London 1908 – Llandaff 1982
C. Ivor Williams was born in London, son of the distinguished Welsh painter Christopher Williams RA (1873–1934). He trained at the Central School of Art and later the Slade School of Art, University of London where he was awarded first prize for portraiture. He shared with his father a particular aptitude for portraiture and large scale figure compositions; biblical and commemorative commissions which provided a regular income as a professional artist to support his family with whom he moved to Wales after the war. He exhibited regularly in one-man and group shows and contributed to national exhibitions: the Royal Academy, New English Art Club, Royal Society of British Artists, Royal Society of Portrait Painters and the Royal National Eisteddfod of Wales.
His portrait commissions are numerous and these are represented in private and public collections throughout the country. The major public works include Field-Marshall Montgomery receiving the freedom of the City of Newport (1948), The Welsh Regiment receiving the freedom of the City of Cardiff (1950), Sir Winston Churchill receiving the freedom of the City of Cardiff (1956) and The Investiture of the Prince of Wales at Caernarfon Castle (1969).
In later years he devoted much of his time working on large religious subjects: The Healing of the Sick of the Palsy (1951–4), The Leaping Beggar (1960–61), The Raising of Lazarus (1967–9) and The Return of the Prodigal Son. Throughout his career he remained committed to the development and promotion of Art in Wales. He died at his home in Llandaff at the age of 74.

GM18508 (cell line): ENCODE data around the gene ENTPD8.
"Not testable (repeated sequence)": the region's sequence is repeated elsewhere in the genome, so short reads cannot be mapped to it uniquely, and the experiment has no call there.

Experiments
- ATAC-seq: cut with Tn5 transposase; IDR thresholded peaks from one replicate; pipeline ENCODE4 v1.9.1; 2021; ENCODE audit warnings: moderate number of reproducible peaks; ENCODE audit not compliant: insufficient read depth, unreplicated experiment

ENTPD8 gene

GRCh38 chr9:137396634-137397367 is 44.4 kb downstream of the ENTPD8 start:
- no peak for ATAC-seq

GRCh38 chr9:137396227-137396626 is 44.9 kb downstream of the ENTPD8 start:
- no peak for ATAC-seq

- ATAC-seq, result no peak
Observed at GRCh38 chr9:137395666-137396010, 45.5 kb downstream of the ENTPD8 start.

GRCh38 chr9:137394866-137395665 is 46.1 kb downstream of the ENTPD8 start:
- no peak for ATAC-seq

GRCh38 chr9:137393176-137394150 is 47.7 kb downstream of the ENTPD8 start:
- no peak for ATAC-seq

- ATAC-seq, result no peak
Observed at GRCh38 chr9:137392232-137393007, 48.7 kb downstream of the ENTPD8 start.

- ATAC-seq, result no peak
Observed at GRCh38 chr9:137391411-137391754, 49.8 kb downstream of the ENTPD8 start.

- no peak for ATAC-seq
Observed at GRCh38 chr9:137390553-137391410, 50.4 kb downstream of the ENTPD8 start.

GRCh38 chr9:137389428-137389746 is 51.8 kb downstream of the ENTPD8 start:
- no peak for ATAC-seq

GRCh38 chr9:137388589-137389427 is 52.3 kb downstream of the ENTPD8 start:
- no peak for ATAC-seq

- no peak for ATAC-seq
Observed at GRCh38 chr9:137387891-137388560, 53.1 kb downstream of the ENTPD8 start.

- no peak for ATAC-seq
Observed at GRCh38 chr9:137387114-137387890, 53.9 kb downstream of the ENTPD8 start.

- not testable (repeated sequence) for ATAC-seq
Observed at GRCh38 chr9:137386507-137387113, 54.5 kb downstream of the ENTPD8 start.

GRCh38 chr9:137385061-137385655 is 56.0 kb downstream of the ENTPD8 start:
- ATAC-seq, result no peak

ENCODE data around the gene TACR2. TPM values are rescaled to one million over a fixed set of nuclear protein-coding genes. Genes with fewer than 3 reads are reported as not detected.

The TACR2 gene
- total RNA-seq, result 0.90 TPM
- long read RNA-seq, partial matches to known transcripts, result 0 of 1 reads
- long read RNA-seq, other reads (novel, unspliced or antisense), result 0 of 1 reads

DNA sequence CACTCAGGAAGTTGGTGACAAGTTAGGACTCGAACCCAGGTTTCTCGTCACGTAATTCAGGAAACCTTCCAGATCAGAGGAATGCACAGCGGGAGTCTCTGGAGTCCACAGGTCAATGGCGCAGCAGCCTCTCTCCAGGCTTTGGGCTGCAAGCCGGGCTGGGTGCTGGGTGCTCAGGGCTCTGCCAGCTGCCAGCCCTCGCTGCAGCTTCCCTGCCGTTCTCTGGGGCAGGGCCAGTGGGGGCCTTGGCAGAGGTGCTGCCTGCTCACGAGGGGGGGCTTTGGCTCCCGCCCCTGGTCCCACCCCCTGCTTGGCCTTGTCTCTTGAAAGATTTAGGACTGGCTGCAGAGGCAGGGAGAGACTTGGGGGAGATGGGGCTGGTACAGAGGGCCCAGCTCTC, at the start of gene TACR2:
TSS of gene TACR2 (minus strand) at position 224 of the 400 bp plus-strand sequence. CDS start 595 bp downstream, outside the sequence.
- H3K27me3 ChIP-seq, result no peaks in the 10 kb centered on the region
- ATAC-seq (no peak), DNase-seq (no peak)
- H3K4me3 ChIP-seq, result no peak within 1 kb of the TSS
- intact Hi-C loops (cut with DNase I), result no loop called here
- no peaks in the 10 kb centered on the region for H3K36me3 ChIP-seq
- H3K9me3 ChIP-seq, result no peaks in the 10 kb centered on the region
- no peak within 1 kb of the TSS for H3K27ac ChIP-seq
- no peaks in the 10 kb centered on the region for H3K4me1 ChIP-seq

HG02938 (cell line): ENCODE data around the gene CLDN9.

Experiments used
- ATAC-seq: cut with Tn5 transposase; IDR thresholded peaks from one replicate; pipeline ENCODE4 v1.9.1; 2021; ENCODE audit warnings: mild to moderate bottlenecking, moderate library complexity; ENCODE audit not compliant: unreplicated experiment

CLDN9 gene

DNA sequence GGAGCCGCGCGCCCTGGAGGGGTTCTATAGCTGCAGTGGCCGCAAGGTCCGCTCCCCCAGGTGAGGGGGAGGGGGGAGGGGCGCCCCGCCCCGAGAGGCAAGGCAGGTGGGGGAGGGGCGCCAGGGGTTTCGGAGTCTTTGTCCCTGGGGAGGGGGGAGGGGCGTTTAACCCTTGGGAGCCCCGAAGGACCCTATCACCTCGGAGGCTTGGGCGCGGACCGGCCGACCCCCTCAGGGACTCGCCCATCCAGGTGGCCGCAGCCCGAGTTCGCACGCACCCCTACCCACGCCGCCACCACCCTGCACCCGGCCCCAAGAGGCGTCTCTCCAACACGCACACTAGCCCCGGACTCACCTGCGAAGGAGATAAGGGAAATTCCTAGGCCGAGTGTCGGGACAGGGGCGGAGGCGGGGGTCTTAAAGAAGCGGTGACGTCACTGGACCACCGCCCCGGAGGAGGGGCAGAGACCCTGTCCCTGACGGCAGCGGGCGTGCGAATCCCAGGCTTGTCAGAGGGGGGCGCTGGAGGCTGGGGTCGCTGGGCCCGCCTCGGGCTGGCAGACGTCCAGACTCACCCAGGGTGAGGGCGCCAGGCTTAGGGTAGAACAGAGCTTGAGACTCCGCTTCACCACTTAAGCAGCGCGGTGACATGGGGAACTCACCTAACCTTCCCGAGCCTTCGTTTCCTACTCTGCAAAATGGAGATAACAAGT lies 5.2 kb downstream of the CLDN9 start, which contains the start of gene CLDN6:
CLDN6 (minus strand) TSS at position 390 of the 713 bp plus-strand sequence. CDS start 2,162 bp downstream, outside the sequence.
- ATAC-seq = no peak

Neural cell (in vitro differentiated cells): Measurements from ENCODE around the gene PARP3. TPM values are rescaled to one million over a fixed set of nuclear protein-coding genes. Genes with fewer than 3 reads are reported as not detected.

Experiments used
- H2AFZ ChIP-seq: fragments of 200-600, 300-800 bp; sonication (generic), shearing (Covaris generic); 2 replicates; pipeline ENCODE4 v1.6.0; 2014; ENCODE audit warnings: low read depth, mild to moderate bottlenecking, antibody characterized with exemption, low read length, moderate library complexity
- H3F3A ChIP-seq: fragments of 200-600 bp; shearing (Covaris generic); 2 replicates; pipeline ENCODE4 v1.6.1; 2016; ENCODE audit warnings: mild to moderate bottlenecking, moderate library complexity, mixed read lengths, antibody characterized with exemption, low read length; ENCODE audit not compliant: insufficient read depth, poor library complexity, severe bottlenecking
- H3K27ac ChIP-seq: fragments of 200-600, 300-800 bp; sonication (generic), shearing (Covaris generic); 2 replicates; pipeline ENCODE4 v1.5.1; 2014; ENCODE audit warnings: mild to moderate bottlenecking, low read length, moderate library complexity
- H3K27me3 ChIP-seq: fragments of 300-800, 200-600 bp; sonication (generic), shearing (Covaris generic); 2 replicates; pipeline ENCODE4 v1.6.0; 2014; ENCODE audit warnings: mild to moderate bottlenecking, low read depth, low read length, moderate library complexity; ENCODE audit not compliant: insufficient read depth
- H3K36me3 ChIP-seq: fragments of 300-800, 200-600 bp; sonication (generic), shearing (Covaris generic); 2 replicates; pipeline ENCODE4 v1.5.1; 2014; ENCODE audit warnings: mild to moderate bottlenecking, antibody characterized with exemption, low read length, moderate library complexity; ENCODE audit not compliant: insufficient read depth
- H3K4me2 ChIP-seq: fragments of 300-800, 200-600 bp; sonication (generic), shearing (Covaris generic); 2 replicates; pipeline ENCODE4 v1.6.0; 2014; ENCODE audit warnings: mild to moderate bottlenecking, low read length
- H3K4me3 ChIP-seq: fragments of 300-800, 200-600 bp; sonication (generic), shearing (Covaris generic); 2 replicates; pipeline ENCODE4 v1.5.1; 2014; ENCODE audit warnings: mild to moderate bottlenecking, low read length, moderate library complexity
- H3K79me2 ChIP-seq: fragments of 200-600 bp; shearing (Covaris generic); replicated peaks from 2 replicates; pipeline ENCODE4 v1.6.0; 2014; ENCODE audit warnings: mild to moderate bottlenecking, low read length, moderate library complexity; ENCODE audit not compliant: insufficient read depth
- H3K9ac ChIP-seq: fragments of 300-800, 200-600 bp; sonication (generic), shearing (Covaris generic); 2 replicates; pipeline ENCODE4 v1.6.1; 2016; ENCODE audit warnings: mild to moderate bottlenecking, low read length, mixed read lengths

The Healing of the Sick of the Palsy (1951–54), measuring 7 x 9¼ ft, was the first of Williams' large biblical compositions on the theme of the universal teachings of Christ, of sickness and healing and faith triumphant. The painting is composed of thirty individual portraits of family, neighbours and friends. The artist attempted to create a painting that was 'timeless'; costumes are ancient and modern, and people of different races and ages are juxtaposed deliberately to emphasise Williams' belief that Christ speaks to all ages and regardless of the colour of their skin. In 1962 Williams loaned the painting to the Church of St Martin-in-the-fields, London where it remained for over twenty years before it was returned to his studio in Cardiff. In 1993 the artist's family presented the painting to the University, with fifty-six life drawings and studies for paintings dating from his Slade School days, and fourteen oil paintings, mostly portraits, spanning the artist's career.
Public Collections include The National Museum of Wales, The Contemporary Art Society of Wales, the National Library of Wales, Newport City Council and Cardiff City Council.